Almost two weeks ago, I got a terrible phone call. My grandmother had passed. The news was not surprising, but was extremely painful, nonetheless.
Being a mother of a four year old girl, and five year old boy, I took some time in the kitchen, crying quietly into my dishes, trying to decide if I should tell the children. They were too rambunctious to bring around to see her that often, since she was susceptible to easy bruising and germs, and they only met her a handful of times, once being last week. I waited until I calmed down, and decided I would tell them in a casual and nonchalant way, and let them process the information however they were ready to.
My son took the news hard. So hard, that I was at a loss for what to do. Sensing that I couldn’t handle comforting anyone else at that time, my husband sent me to the shower while he talked with the kids.
This is when the assault began.
“Mom! Mommmm!!”, my daughter yells through the bathroom door, “Mom! Your Nana is dead!”, she yells in a sing song voice, as if she was telling me the toaster popped. “Mom! Can you hear me? Your Nana’s dead!”. SLAP. Always the town gossip, she was just letting me know. Standing in the shower, in shock and disbelief of the cruelty of a child’s innocent taunting, filling with anger, I said nothing. My husband soon scooped her away for bed, and left me to my misery.
My son, sensitive and sweet, taped a picture of her over his bed and in the morning carried it out with him. “She’s dead, ya know.”, my daughter quipped over a bowl of Cheerios. SLAP. My heart hurt.
The services were held an hour and a half from our house, with only an evenings sleep in between, so we opted for a hotel room for the night. We found sitters for both occasions. We tried to make it fun for the children so that they weren’t upset. Being little still; I wasn’t sure how they were registering what was happening. My daughter was in her glory. She got to go to her friends house to play, to the hotel, to a restaurant, she ran the hotel halls, woke up, went swimming and had breakfast at the pool, and had another day at the park, with presents, with the next sitter. “Mom! Can Nana always die?”, was her way of letting me know she was enjoying herself. SLAP.
I inherited most of my Nana’s kitchen, and some odds and ends. After unpacking nine boxes into my sink and counters, I felt overwhelmed and heartbroken. Crying, I called one of my best friends, asking her to come help me. Asking someone to help me do something like that, is truly not me. I was in a rough emotionally state, and the driving, and sleepless hotel night, and now my kitchen full of plates with her initials on them, had thrown me over the edge. So, I broke down and asked for help. I honestly needed it. She came right away.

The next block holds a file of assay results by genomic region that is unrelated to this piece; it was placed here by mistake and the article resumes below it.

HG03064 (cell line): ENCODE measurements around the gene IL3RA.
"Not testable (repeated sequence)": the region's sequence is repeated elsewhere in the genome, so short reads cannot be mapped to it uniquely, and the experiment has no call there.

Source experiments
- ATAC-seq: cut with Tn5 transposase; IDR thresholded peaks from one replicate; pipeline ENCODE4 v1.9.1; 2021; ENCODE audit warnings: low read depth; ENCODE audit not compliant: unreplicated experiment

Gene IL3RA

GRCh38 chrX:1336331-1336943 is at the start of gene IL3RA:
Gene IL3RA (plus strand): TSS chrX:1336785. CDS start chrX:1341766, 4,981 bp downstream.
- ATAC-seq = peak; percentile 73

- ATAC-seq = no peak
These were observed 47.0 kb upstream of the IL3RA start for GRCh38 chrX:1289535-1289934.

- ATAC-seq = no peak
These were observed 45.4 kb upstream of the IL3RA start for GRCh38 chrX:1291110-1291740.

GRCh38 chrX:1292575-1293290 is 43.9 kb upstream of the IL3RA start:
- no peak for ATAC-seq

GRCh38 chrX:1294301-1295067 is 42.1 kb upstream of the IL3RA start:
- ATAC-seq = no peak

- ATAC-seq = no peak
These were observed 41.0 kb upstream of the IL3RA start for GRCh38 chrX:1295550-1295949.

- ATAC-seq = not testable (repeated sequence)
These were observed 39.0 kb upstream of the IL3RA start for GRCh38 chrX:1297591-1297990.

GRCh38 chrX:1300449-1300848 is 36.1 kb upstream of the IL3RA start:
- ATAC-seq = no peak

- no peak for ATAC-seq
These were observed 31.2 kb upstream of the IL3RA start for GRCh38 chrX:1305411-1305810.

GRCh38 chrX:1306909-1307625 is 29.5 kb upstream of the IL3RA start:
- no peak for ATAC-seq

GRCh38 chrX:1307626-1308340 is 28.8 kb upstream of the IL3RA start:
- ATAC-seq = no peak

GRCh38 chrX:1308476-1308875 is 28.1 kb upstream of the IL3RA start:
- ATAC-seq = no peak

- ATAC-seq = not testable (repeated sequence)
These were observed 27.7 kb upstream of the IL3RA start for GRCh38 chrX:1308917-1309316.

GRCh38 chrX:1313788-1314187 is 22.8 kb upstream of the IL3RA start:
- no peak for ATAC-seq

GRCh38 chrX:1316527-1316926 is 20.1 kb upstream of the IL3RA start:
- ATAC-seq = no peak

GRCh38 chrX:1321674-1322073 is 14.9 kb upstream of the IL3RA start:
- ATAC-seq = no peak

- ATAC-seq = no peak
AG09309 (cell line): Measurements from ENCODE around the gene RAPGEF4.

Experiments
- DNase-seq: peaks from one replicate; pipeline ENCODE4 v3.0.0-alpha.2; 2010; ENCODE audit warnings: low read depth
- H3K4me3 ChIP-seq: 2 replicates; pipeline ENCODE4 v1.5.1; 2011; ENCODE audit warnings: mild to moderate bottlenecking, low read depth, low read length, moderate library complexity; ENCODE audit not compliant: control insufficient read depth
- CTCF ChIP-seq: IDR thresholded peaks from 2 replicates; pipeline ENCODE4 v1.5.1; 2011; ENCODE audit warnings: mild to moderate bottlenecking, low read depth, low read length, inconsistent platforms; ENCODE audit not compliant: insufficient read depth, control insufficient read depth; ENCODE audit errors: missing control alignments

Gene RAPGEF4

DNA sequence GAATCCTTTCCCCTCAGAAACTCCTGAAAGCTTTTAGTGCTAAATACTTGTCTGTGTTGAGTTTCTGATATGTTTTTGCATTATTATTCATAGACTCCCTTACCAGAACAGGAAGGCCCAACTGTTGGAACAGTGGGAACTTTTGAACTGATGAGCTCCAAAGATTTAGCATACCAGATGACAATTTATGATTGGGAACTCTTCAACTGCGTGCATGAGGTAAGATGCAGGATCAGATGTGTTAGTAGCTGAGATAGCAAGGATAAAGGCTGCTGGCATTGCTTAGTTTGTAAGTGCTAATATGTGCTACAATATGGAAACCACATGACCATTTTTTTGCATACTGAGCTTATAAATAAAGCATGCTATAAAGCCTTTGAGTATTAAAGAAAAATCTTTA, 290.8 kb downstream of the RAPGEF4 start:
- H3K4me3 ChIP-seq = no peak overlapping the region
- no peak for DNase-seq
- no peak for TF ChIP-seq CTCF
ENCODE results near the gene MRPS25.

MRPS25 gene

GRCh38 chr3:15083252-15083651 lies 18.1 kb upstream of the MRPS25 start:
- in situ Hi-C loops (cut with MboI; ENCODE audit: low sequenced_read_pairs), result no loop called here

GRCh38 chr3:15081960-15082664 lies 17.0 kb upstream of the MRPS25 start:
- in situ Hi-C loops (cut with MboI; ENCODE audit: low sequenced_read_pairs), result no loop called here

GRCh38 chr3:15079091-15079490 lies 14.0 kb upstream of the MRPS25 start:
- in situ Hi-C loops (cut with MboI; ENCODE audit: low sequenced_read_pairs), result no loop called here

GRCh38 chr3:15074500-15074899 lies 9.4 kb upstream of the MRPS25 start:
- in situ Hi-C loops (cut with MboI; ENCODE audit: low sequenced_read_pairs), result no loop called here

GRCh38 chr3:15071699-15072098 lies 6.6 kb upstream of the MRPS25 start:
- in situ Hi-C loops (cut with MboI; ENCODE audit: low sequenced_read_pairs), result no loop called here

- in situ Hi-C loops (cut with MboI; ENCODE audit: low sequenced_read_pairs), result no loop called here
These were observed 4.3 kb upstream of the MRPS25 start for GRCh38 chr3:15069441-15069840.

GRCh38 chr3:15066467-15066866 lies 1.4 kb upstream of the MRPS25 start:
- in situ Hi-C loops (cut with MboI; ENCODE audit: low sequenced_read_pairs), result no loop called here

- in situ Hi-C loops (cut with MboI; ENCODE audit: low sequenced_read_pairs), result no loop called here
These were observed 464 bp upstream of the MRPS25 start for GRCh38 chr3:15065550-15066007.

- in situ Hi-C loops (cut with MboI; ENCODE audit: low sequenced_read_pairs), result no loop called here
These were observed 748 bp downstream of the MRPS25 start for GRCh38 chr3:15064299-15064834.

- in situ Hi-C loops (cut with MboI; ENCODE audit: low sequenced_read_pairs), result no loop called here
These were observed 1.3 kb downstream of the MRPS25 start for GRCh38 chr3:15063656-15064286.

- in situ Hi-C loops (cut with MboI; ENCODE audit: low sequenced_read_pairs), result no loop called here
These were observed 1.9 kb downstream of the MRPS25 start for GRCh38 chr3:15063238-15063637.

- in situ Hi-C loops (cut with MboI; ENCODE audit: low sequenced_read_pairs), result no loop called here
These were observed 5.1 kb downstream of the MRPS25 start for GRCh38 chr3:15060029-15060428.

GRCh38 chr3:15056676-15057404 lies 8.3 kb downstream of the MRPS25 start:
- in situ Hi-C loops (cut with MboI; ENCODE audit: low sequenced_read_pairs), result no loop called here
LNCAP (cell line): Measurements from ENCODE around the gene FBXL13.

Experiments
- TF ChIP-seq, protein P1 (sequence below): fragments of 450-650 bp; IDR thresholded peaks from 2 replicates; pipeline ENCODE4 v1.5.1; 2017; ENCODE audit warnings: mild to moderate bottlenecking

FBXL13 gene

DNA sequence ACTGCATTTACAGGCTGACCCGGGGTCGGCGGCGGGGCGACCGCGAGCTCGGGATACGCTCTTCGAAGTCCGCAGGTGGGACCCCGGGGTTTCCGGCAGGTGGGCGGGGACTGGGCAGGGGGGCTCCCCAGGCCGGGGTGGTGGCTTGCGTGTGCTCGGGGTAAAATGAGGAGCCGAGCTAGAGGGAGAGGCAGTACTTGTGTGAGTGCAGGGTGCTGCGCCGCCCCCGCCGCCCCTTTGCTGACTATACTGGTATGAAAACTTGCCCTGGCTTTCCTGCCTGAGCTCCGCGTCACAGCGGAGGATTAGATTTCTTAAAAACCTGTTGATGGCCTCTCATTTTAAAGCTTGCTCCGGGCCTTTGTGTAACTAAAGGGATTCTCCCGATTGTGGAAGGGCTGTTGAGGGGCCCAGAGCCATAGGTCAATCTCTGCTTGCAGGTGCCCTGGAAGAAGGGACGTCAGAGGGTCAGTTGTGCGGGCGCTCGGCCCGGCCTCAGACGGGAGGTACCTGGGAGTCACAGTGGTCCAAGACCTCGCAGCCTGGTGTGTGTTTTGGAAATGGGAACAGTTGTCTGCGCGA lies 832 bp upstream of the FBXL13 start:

Standing in the yard with her, me being an obvious mess, we were deciding to go in and start. Within minutes my son came flying down the hill, tears streaming and a red finger pointing at me. “She threw a rock at me!”, he sobbed. My daughter had tossed a rock down the hill, a large one, crushing the tip of my sons finger. “Stop feeling sorry for yourself, it’s go time!”, my brain demanded. I carried him to the house, my husband and I cleaned and dressed his wound, set him up in a bed, made him comfortable, googled finger wounds, got ice packs, snacks and drinks, put a movie on and stroked his hair until the tears stopped.
Now what was I doing? Oh yeah… Grieving. Asking for help. Sifting through my pain. Right.
The next day, I went to my Nana’s apartment with the kids, to make a dent in the cleaning. Walking in to an assisted living facility with kids is like walking into a hospital with a puppy. Everyone is overjoyed to see young faces and all the people lining the living room and foyer want to stare and say hello. One nice woman, not knowing who we were, approached my daughter, “Hello sweetie, are you here to visit your grandmother?”. “No. She’s dead.”, my daughter smiled in her I-think-I’m-so-cute voice, and sauntered past. Innocent, but so, very, cruel. The woman had been my Nana’s friend. She looked at me with a wounded look and sat back down. SLAP. #mortified.
I took the kids for ice cream at a farm after we cleaned, to make the day a little nicer for them, but my heart was heavy. I drifted through the rest of my day. I cried quietly in the kitchen as I put her dishes into my cabinets, and contemplated how heartbreaking life is. I reveled in my memories, and settled with the fact that there were things I had forgotten to ask her. Many tears came. I couldn’t wait for my husband to come home so I could be ‘off duty’ and just sit quietly. My husband came home around the kid’s bedtime, and we sat on the couch for a few minutes as a family. “What did you guys do today?”, he asked my daughter.
“We went to Mom’s Nana’s house but she wasn’t there because she’s dead.”, she said matter-of-factly.
My husband grimaced before her sentence was finished, as he has been hearing this all week as well, and fully knew what type of callous remark was coming. He looked at me apologetically.
The truth is, at that moment I became ‘better’. Grief is a long, strange, road, but every slap in the face my daughter unintentionally threw my way, snapped me out of the ‘depression’ part of it. My heart is heavy, my jaw aches from clenching it in my sleep… But I am done with the depression of my grief. She, like a tiny little drill sergeant got me back on my feet.
And in doing so… Reminded me of my Nana.
Rest In Peace Joan Oknos. Forever in my heart.